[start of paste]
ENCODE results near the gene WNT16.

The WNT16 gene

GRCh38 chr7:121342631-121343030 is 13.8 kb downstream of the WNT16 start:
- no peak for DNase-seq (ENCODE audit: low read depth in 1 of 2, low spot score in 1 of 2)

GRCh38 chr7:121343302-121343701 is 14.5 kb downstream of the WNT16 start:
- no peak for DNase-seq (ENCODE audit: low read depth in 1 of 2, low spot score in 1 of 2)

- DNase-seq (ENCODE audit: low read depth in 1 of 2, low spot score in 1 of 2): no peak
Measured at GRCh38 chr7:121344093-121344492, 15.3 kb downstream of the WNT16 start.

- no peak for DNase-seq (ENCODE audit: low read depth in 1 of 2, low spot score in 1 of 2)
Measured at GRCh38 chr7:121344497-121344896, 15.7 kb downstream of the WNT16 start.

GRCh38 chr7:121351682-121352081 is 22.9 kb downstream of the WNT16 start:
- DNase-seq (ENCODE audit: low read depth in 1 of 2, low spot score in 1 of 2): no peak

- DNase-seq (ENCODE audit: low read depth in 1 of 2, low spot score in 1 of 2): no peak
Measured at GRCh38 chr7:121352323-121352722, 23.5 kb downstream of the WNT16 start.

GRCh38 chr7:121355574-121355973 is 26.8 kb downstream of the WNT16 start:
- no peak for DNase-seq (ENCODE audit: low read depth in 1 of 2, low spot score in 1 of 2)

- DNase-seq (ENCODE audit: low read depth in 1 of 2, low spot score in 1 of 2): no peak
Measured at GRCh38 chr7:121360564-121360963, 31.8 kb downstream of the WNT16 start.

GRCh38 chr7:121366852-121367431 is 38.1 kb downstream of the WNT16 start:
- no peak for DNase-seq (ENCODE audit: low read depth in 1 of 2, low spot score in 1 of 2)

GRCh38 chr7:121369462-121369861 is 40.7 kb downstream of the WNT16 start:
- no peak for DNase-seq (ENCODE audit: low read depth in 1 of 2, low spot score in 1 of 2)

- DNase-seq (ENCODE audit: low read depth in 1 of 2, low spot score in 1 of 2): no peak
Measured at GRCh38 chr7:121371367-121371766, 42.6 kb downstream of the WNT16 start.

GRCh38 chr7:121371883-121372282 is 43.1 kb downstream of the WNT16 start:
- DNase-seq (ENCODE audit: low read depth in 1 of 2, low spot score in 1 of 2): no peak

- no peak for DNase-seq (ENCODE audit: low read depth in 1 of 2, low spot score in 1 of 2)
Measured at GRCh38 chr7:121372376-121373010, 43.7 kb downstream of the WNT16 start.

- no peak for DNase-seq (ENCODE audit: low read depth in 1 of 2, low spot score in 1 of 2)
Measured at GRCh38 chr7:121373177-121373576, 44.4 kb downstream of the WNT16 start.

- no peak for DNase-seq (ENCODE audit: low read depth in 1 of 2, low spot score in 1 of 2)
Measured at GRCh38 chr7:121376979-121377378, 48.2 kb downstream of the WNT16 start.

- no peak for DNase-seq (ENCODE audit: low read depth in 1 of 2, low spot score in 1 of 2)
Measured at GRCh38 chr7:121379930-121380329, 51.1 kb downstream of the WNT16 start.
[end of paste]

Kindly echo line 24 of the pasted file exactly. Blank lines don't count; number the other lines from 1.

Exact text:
Measured at GRCh38 chr7:121371367-121371766, 42.6 kb downstream of the WNT16 start.